Utah Sen. Mitt Romney is not breaking ranks with his party this time.

He signaled Tuesday that he will support allowing a vote before the election on whether to confirm a nominee by President Donald Trump to replace Ruth Bader Ginsburg on the Supreme Court.

Romney noted that four years ago, Republicans refused to hold a confirmation hearing for Merrick Garland, nominated by President Barack Obama, to the high court. Romney said he decided to look beyond fairness to what the Constitution and precedent say should happen.

“My decision regarding a Supreme Court nomination is not the result of a subjective test of ‘fairness’ which, like beauty, is in the eye of the beholder,” he wrote.

“It is based on the immutable fairness of following the law, which in this case is the Constitution and precedent. The historical precedent of election year nominations is that the Senate generally does not confirm an opposing party’s nominee but does confirm a nominee of its own.”

And Republicans are in position to support their own nominee this year.

Romney did not guarantee that he will vote for the upcoming nominee and said that will depend on her qualifications. (Trump has said that he intends to nominate a woman and will make the announcement Saturday).

“The Constitution gives the president the power to nominate and the Senate the authority to provide advice and consent on Supreme Court nominees,” he said. “Accordingly, I intend to follow the Constitution and precedent in considering the president’s nominee. If the nominee reaches the Senate floor, I intend to vote based upon their qualifications.”

He outlined what he hopes to see in a nominee to reporters.

“I would like to see a person who reflects the values of Utah and the nation," the senator said, “an individual of unquestioned scholarship and intellectual capacity, and an individual who believes in following the law as it is written and the Constitution as it was written.”

He added that he would prefer a person with those qualifications to someone who acts while "sort of looking into the sky and pulling out ideas that they think may be more appropriate than either the law or the Constitution.”

Romney noted that he realizes the court is about to shift to the right, which he said is good.

“I recognize that we may have a court which has more of a conservative bent than it’s had over the last few decades. But my liberal friends have over many decades gotten very used to the idea of having a liberal court, and that’s not written in the stars,” he said.

“It’s also appropriate for a nation, which is, if you will, center right to have a court which reflects a center-right point of view."

Romney also told reporters he believes what happened to Garland four years ago was fair, and so is continuing prior precedent.

“I can tell you that I don’t think it was unfair or an unprecedented action," he said. But he added, “I can’t tell you whether or not I would have supported it at the time. I was not a senator at the time."

Romney’s stance was closely watched in Washington because at one point, he was seen as a key to whether enough Republicans might defect to prevent a quick vote on a nominee before the election.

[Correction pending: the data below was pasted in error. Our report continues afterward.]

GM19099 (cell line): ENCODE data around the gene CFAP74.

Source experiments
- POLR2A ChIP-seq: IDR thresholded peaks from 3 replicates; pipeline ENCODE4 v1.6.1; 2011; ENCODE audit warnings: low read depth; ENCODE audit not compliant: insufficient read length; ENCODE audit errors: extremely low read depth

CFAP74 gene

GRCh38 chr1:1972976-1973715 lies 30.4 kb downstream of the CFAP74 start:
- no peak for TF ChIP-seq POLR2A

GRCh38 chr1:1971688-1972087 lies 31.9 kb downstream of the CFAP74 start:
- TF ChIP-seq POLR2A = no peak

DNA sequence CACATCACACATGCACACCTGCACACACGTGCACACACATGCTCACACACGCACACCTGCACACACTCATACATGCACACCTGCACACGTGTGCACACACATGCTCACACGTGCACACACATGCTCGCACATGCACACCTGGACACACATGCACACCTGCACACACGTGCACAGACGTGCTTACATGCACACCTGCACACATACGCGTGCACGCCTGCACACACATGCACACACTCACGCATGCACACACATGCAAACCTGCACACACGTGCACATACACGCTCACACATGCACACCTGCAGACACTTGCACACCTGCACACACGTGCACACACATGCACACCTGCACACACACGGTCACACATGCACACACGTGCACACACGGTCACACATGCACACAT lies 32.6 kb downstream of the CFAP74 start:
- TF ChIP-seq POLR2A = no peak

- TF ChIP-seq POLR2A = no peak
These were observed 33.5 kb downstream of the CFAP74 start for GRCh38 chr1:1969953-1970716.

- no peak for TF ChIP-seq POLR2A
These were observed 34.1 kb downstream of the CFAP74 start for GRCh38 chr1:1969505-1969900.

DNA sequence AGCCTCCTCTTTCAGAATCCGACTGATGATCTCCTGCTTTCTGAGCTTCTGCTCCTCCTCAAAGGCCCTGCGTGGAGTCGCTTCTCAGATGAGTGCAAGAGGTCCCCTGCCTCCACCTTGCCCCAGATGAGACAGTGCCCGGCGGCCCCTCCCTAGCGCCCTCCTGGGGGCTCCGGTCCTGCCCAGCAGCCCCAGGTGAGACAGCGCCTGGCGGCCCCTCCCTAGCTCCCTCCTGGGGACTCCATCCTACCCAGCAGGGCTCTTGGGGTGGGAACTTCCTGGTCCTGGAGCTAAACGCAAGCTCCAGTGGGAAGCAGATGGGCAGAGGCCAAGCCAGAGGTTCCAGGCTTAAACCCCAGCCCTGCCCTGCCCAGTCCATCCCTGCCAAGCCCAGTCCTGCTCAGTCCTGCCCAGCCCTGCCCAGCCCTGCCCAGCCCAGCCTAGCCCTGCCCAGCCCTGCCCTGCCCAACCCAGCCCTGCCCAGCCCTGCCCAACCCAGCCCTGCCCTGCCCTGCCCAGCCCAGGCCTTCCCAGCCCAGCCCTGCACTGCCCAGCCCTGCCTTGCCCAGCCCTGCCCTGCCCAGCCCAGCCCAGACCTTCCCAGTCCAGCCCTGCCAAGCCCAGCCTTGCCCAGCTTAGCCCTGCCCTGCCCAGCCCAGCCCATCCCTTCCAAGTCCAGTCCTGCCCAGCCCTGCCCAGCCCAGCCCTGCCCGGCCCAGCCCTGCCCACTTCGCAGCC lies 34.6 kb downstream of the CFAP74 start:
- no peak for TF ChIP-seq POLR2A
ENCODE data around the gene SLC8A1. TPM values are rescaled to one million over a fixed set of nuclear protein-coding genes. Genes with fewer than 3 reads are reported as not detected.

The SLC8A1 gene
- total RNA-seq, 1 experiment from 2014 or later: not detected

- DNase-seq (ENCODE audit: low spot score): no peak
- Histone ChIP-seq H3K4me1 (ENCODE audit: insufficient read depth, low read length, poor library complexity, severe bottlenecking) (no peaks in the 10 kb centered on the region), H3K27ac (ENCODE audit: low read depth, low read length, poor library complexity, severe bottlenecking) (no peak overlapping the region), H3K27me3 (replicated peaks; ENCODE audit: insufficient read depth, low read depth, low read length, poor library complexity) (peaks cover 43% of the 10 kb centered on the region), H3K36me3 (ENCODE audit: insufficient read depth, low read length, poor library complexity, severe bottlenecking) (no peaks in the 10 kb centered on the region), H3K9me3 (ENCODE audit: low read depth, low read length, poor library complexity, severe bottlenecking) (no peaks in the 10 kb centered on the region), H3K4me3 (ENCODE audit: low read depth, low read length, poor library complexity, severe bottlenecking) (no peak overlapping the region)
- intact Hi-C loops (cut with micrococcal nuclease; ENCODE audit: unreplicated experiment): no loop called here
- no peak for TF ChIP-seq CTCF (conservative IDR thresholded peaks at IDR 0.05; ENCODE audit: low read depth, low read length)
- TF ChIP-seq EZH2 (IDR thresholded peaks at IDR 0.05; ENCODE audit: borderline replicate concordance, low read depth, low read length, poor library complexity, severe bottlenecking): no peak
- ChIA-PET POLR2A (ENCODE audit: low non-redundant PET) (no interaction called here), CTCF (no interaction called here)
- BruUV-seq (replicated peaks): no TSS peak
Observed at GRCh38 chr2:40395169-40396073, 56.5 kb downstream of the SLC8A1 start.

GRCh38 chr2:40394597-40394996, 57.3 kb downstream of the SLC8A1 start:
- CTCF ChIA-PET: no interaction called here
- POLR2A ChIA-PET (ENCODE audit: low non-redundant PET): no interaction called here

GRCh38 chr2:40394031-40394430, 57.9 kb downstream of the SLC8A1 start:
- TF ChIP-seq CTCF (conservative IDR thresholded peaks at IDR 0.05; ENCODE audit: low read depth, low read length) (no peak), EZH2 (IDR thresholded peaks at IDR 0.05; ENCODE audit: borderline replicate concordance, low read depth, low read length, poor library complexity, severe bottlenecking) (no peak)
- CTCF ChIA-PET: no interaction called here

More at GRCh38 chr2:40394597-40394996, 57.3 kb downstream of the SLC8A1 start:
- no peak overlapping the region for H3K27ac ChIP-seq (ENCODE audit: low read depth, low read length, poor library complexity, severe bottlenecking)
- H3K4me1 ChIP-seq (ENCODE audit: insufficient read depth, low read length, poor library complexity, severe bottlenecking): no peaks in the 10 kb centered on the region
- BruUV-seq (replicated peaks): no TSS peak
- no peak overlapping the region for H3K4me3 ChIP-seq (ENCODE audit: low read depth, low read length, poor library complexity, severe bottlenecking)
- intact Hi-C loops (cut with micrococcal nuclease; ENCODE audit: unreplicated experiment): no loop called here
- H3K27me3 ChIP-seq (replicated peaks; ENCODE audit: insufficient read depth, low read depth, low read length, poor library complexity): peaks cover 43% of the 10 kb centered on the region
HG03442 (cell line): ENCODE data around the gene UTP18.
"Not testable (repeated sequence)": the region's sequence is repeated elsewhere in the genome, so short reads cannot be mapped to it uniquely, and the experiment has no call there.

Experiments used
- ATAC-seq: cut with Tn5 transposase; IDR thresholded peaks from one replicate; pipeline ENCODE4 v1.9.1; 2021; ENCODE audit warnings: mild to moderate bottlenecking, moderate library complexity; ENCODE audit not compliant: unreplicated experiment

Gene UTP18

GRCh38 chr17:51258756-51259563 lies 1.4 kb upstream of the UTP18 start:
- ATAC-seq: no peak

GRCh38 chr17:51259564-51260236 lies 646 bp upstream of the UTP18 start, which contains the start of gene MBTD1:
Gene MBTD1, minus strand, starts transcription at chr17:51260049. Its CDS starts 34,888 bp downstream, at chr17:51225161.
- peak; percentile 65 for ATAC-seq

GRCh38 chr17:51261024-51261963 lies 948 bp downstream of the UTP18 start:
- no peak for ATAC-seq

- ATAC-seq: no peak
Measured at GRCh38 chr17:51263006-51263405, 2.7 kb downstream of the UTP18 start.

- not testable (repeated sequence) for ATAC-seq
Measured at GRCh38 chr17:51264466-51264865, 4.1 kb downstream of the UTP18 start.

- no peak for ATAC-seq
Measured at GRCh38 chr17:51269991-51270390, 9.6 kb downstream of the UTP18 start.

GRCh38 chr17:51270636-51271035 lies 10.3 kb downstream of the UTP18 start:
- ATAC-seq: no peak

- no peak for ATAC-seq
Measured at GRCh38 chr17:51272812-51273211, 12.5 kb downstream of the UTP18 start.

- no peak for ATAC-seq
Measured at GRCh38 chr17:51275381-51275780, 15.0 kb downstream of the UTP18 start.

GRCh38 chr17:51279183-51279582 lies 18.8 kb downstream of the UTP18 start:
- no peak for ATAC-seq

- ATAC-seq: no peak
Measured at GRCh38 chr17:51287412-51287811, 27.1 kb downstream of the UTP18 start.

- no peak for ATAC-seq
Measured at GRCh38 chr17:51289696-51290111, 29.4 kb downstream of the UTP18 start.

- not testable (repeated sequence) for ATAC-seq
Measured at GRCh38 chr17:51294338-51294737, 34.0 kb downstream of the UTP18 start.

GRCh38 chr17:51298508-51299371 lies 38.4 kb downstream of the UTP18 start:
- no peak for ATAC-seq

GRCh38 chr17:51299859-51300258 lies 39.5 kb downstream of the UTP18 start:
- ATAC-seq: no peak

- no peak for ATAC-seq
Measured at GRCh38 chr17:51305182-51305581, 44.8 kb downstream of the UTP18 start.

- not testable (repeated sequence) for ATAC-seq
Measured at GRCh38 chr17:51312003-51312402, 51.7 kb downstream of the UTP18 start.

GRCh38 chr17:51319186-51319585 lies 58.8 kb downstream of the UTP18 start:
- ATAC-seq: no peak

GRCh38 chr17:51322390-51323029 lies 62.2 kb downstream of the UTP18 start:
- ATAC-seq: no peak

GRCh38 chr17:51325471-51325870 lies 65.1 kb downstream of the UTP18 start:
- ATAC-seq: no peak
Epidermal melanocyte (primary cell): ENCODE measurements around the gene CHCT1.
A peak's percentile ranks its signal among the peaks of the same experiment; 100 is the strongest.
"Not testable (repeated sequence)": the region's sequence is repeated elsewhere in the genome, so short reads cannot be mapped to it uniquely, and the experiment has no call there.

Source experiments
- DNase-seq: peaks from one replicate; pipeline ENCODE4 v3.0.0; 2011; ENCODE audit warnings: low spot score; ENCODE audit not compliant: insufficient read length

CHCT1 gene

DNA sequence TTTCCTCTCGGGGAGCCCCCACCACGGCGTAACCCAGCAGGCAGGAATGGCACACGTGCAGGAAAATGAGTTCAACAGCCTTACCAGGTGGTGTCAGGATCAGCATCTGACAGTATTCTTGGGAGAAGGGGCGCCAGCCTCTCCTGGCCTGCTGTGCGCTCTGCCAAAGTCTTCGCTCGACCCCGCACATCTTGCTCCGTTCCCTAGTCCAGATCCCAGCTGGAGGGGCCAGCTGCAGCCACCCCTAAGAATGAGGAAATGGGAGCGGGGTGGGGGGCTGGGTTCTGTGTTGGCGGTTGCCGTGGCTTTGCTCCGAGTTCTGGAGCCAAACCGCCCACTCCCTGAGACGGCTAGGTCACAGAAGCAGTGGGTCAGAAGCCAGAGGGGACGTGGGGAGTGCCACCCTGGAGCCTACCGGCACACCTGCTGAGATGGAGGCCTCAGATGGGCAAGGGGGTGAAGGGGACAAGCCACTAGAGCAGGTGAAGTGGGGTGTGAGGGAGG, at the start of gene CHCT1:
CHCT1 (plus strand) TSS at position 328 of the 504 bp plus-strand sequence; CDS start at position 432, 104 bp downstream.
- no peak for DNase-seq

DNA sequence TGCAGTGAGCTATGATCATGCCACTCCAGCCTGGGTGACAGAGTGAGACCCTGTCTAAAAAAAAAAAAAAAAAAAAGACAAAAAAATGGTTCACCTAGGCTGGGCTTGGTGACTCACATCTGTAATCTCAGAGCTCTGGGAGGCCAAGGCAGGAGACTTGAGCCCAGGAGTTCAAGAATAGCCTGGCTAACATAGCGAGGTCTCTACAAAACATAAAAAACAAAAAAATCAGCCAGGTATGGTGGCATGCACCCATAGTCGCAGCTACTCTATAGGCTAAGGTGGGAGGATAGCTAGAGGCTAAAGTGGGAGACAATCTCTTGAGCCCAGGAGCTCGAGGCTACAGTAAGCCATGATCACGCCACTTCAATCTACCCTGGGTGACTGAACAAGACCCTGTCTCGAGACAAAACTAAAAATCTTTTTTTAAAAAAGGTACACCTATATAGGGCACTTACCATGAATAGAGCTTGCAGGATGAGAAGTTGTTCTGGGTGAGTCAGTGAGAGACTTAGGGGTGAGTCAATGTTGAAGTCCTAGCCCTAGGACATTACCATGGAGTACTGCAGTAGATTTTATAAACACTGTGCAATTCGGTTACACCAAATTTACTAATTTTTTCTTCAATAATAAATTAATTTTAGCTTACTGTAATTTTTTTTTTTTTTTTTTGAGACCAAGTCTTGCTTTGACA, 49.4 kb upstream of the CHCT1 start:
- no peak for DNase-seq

Republicans have a 53-47 majority in the Senate, meaning they can afford just three defections and still be able to confirm a replacement for Ginsberg, who died Friday (with Vice President Mike Pence casting the tiebreaking vote).

Three others GOP senators were seen as possible defectors: Romney, Cory Gardner of Colorado and Charles Grassley of Iowa. On Monday, Gardner and Grassley issued statements saying they will support quick action on a Trump nominee. Romney followed suit Tuesday.

That seems to ensure Trump’s nominee will receive a confirmation hearing and vote. Democratic leader Chuck Schumer of New York said it shows hypocrisy by Republicans to consider a GOP nominee in an election year but not a Democrat. He vowed retribution if Democrats win control of the Senate in this election.

Romney had been seen as a possible defector because he was the only Republican to vote to remove Trump during the Senate impeachment trial, and he has been a vocal critic of the president’s foreign policy and his inflammatory tweets and remarks — which often have been aimed at Romney himself.

For example, Trump said at a rally earlier this month that Romney is “our worst senator,” and “couldn’t be elected dogcatcher in Utah right now.”

Romney said Tuesday that he had “a lot of communication from my friends and donors and even family” pressuring him on the decision. He said he talked to both Democratic and Republican senators. He said a heavy volume of calls to his office on the topic was about evenly split on how Utahns wanted him to act.

In the end, he said, he chose simply what he thought was best.

“I know that some Republicans are not happy with the vote I took on the impeachment of the president, and some Democrats will not be happy with the vote I intend to take with regards to a nominee,” he said. “But I try to do what is right and within the law and consistent with my oath of office. ... That’s how I can live with these difficult decisions.”

He latest action also disappoints the United Utah Party, which sees itself as a middle ground group between Republicans and Democrats.

It complained in a statement that Romney “relies on naked partisanship to justify his decision. This simply escalates the growing trend to make party the primary consideration in Supreme Court confirmations, which defies historical precedent for how such nominations have been considered over the past century.”

Editor’s note • Tuesday, Sept. 22, 1:47 pm. — This story was updated to add a comment from the United Utah Party.